Wendy J. Fox’s new collection What If We Were Somewhere Else (after If the Ice Had Held) imagines an office where characters, while never quite knowing each other, have intricate and fascinating backstories and lives outside of work. From a chronic stair-walker who was raised on a commune that shunned modern medicine to the office lovebirds to a literal trip to the moon and back, What If We Were Somewhere Else makes us ask not only about the people in the stories, but all the people around us whose lives we may or may not know. Everyone has a story, and rarely have they been so vividly seen, so tenderly and kindly told as when Wendy J. Fox tells them in her new book. We spoke via email at the end of December, and Wendy’s answers illuminate her writing process, how reviewers have spoken about some of her most creative choices, and more.
Alex DiFrancesco: We’ve talked a bit in the past about cohesiveness and collections of fiction and nonfiction. What inspired you to write interconnected stories all focused on an office and its workers?
Wendy J. Fox: Like a lot of writers, my debut was truly a collection—meaning, stories that I had written over a period of a decade and compiled into a (just barely!) book-length manuscript. When I was doing events for that book (The Seven Stages of Anger and Other Stories, Press 53, 2014), I struggled so hard to figure out what to read. Because so much of it was so many years old, I just kept feeling like, even though it was fiction, Oh. I remembered when I felt like that. Oh. I remember when I cared about that.
But! That’s also just kind of how it goes, and I stand by those stories. Still, I did set out to write What If We Were Somewhere Else as a linked collection. I didn’t know it was going to be stories about an office and workers when I began, but, because I was a worker in an office, that’s how it started to shape. Mostly, I was interested in being more intentional about a short story collection, because frankly, I love short story collections and how they range from very disparate to very connected. I knew the narrative was not a novel, so ideas of form were a guide there.
AD: “Pivot, Table” may have been one of my favorites, because of how precisely it skewers writers. Was this fun for you to write, as well? A lot of writers write characters who are writers so seriously. You seemed to be having a very good time with this one. I’m also curious if you or any other writers you know made their way in here?
WF: I was really helped by the editors at Four Way Review, who helped sharpen the story before they published it. So often, as writers, we are meant to have “camera-ready” (if that’s even a term people use anymore) work. Shout out forever to editors. Like how crocodiles have the plover bird who hang out in their teeth but don’t get crunched; editors and writers should be symbiotic.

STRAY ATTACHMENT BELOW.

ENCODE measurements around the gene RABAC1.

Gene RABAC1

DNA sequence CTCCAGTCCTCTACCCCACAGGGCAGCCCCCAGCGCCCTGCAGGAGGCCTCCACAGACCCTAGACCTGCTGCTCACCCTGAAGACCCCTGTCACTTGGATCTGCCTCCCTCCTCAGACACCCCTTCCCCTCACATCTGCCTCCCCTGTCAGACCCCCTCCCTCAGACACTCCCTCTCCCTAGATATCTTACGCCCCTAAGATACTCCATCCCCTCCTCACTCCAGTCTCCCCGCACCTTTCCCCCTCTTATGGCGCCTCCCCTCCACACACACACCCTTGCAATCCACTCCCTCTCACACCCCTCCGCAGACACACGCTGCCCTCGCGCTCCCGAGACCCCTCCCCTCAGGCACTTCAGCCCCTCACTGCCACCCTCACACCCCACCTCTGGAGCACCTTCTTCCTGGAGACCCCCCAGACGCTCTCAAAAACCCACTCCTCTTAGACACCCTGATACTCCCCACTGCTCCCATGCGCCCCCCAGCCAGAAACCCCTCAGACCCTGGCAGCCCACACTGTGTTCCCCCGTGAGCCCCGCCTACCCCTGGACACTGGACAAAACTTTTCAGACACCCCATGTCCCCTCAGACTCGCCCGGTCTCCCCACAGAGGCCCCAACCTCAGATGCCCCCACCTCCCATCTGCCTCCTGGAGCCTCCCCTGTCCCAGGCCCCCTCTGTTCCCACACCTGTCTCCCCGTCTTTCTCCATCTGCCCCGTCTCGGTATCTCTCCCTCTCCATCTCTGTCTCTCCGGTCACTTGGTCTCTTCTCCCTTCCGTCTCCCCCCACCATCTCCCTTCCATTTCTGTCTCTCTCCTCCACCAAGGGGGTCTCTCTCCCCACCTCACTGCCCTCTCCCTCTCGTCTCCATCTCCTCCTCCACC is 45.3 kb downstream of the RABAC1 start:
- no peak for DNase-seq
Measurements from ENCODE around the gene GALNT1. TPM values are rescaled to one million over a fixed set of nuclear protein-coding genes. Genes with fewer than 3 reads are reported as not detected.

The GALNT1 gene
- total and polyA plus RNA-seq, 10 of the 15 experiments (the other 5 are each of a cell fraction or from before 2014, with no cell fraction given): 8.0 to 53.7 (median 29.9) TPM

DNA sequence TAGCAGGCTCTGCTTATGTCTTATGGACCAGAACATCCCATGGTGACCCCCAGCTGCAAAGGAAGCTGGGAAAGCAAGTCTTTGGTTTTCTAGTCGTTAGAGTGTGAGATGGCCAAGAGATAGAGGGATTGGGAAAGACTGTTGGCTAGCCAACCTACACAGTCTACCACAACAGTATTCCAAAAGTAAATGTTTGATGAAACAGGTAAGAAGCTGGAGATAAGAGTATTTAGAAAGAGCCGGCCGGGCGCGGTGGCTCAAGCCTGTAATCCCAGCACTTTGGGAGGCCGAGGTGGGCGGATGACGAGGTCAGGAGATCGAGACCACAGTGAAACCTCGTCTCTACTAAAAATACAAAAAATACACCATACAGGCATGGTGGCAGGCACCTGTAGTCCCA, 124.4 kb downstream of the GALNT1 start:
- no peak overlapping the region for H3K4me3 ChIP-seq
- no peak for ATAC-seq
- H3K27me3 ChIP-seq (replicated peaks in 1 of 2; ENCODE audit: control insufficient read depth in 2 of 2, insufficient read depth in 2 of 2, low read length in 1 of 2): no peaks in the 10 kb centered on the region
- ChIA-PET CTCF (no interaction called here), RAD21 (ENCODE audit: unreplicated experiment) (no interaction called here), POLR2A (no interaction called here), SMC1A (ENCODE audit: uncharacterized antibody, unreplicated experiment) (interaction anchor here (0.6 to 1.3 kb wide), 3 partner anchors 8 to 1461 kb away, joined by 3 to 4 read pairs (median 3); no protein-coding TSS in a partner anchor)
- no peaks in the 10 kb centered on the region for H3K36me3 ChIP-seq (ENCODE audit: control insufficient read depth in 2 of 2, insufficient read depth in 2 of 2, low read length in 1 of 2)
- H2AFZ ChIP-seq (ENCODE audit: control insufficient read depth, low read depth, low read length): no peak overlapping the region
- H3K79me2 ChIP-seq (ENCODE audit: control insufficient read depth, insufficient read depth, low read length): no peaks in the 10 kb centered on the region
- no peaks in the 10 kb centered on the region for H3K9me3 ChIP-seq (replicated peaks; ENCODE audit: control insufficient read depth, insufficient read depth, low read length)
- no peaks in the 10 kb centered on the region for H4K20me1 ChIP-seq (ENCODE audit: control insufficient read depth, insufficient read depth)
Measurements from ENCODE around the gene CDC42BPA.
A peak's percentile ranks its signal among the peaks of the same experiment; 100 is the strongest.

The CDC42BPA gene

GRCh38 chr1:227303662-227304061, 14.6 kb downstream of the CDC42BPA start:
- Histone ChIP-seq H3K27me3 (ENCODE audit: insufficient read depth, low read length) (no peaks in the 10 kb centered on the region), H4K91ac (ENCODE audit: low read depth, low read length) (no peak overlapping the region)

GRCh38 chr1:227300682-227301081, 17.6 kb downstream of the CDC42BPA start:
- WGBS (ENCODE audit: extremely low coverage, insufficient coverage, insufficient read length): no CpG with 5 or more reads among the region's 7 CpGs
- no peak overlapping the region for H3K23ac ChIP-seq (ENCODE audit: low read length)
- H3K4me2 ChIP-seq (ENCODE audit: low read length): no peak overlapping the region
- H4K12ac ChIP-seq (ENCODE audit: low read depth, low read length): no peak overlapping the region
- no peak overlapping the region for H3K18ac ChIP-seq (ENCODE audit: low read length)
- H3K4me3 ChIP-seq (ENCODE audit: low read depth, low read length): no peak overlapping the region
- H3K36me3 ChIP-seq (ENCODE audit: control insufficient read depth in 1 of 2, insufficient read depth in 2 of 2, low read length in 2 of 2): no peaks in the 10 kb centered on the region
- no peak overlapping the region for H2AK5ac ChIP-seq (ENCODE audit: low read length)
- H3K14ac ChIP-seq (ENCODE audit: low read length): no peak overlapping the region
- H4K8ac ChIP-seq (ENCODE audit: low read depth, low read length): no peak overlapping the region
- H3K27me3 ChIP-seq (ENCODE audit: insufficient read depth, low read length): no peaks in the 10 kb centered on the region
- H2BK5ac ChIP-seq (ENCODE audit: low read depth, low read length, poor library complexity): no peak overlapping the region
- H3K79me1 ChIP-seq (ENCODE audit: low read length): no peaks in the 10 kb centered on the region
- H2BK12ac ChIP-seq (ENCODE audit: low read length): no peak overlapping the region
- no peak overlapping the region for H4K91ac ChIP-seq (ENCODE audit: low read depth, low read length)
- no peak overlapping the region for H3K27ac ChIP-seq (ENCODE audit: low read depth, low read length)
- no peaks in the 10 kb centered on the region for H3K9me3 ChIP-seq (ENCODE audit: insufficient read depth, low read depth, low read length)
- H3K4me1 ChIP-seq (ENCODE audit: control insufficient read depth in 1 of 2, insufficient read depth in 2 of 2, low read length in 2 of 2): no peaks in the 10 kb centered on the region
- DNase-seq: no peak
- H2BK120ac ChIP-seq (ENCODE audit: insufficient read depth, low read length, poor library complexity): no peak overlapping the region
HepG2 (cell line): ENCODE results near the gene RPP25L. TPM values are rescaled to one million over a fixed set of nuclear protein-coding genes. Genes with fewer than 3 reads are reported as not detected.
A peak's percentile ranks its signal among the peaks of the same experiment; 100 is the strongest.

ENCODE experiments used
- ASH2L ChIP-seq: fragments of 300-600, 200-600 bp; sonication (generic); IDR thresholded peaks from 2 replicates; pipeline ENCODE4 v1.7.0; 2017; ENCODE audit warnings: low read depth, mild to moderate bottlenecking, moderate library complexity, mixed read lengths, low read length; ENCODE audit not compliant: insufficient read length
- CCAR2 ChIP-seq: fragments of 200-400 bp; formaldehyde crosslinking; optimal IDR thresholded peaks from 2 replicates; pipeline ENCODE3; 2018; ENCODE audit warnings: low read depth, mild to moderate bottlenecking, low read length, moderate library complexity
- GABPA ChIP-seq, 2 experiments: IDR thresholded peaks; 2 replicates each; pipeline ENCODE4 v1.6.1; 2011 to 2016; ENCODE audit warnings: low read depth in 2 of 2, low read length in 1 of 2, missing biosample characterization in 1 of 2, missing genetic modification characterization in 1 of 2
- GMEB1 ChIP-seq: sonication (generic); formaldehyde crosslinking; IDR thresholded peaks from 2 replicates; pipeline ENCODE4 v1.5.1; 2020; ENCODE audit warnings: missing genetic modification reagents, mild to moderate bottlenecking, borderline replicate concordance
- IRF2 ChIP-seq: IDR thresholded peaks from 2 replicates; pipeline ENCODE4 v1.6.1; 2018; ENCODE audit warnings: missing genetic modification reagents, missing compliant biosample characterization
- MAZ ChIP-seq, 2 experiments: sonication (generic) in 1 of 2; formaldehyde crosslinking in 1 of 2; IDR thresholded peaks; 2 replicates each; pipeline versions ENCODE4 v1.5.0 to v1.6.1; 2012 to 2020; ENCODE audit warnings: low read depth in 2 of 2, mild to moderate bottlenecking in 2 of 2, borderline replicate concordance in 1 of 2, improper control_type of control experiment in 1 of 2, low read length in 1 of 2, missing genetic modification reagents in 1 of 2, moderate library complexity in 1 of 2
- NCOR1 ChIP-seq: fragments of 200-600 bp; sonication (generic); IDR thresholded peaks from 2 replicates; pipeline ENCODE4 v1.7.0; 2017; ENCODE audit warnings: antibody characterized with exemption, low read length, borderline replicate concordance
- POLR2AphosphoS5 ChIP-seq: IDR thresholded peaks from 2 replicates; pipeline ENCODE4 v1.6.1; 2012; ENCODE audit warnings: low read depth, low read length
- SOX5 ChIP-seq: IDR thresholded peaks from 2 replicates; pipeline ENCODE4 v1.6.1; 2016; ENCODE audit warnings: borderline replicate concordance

To your question, yes, it was fun to write. In any instance where this story is making fun of writers taking themselves so damn seriously, that’s making fun of myself and the feelings I have sometimes of, “Goddammit! I’m an artist!”
I’ve been to plenty of open mic nights (which is referenced in this story) where it would be fairly easy to level some criticism at the participants. The other side of that coin is, I’ve never had the courage to do an open mic. In “Pivot, Table” I’m trying to acknowledge that sometimes, even when we really care about it, the work we are doing can be pretty bad. I’m also trying to surface that even if it’s crummy, it’s absolutely, without question, and impervious to criticism, worth doing. What’s the other choice? Rolling over for late-stage capitalism?
AD: There are so many pleasant surprises in this book that revolve around characters’ inability to know each other—I’m thinking here of when we find out that Melissa, who is known up until her story as a chronic stair-walker, reveals she grew up in a commune. Did characters reveal themselves to you as you wrote, or did you have a clear idea of them all from the beginning and based other characters’ thoughts about them on misconception sof who you knew them to really be?
WF: I love that, the “inability to know each other.” Super accurate. Thank you.
Generally, I write to discover and often don’t have a character or plotline that I’m specifically writing to, at least in the beginning of a project. I have an idea, sometimes, though really what I’m the most interested in is tension.